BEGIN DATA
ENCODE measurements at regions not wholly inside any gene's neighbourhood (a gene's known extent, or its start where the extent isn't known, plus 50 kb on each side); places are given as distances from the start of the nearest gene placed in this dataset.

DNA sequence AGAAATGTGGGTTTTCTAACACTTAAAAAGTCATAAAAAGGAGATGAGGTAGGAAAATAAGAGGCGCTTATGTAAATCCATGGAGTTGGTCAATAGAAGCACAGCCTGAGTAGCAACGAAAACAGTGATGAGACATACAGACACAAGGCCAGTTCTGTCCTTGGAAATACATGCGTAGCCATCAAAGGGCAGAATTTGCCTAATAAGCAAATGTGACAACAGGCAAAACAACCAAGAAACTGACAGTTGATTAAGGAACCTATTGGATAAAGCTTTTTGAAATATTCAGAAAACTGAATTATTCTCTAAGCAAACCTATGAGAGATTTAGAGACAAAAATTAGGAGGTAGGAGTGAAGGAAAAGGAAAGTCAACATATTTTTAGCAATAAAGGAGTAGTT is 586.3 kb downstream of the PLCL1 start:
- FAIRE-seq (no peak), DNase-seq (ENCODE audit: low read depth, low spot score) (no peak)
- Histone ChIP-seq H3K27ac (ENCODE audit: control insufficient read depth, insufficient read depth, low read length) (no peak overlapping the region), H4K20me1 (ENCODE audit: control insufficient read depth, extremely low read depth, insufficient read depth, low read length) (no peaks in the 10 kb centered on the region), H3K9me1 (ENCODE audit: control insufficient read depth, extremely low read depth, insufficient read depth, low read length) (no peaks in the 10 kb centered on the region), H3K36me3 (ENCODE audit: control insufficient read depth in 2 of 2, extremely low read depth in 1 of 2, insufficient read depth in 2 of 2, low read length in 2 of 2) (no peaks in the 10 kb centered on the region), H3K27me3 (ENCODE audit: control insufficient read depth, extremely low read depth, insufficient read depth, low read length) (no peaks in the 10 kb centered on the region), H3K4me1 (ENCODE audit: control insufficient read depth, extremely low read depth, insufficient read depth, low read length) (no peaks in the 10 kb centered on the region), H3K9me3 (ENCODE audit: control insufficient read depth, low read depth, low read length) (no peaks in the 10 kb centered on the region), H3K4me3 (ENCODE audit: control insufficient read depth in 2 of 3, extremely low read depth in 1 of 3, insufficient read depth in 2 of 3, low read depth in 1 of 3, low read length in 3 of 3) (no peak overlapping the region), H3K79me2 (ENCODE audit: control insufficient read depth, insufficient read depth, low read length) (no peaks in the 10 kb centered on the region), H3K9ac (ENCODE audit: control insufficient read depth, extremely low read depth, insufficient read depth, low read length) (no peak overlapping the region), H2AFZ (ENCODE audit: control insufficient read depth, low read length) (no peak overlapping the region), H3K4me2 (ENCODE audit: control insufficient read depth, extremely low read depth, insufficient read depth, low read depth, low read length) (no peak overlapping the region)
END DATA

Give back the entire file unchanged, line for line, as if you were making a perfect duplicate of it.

ENCODE measurements at regions not wholly inside any gene's neighbourhood (a gene's known extent, or its start where the extent isn't known, plus 50 kb on each side); places are given as distances from the start of the nearest gene placed in this dataset.

DNA sequence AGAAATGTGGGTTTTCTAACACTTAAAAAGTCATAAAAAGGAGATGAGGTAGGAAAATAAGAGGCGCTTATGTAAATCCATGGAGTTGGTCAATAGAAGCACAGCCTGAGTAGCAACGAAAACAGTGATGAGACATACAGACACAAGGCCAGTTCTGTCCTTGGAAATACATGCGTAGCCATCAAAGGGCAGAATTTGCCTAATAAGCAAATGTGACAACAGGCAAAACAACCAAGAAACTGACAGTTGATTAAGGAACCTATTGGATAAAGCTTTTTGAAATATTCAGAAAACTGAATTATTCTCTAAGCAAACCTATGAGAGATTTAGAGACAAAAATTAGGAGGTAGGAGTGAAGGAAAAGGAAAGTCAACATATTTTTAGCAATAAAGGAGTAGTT is 586.3 kb downstream of the PLCL1 start:
- FAIRE-seq (no peak), DNase-seq (ENCODE audit: low read depth, low spot score) (no peak)
- Histone ChIP-seq H3K27ac (ENCODE audit: control insufficient read depth, insufficient read depth, low read length) (no peak overlapping the region), H4K20me1 (ENCODE audit: control insufficient read depth, extremely low read depth, insufficient read depth, low read length) (no peaks in the 10 kb centered on the region), H3K9me1 (ENCODE audit: control insufficient read depth, extremely low read depth, insufficient read depth, low read length) (no peaks in the 10 kb centered on the region), H3K36me3 (ENCODE audit: control insufficient read depth in 2 of 2, extremely low read depth in 1 of 2, insufficient read depth in 2 of 2, low read length in 2 of 2) (no peaks in the 10 kb centered on the region), H3K27me3 (ENCODE audit: control insufficient read depth, extremely low read depth, insufficient read depth, low read length) (no peaks in the 10 kb centered on the region), H3K4me1 (ENCODE audit: control insufficient read depth, extremely low read depth, insufficient read depth, low read length) (no peaks in the 10 kb centered on the region), H3K9me3 (ENCODE audit: control insufficient read depth, low read depth, low read length) (no peaks in the 10 kb centered on the region), H3K4me3 (ENCODE audit: control insufficient read depth in 2 of 3, extremely low read depth in 1 of 3, insufficient read depth in 2 of 3, low read depth in 1 of 3, low read length in 3 of 3) (no peak overlapping the region), H3K79me2 (ENCODE audit: control insufficient read depth, insufficient read depth, low read length) (no peaks in the 10 kb centered on the region), H3K9ac (ENCODE audit: control insufficient read depth, extremely low read depth, insufficient read depth, low read length) (no peak overlapping the region), H2AFZ (ENCODE audit: control insufficient read depth, low read length) (no peak overlapping the region), H3K4me2 (ENCODE audit: control insufficient read depth, extremely low read depth, insufficient read depth, low read depth, low read length) (no peak overlapping the region)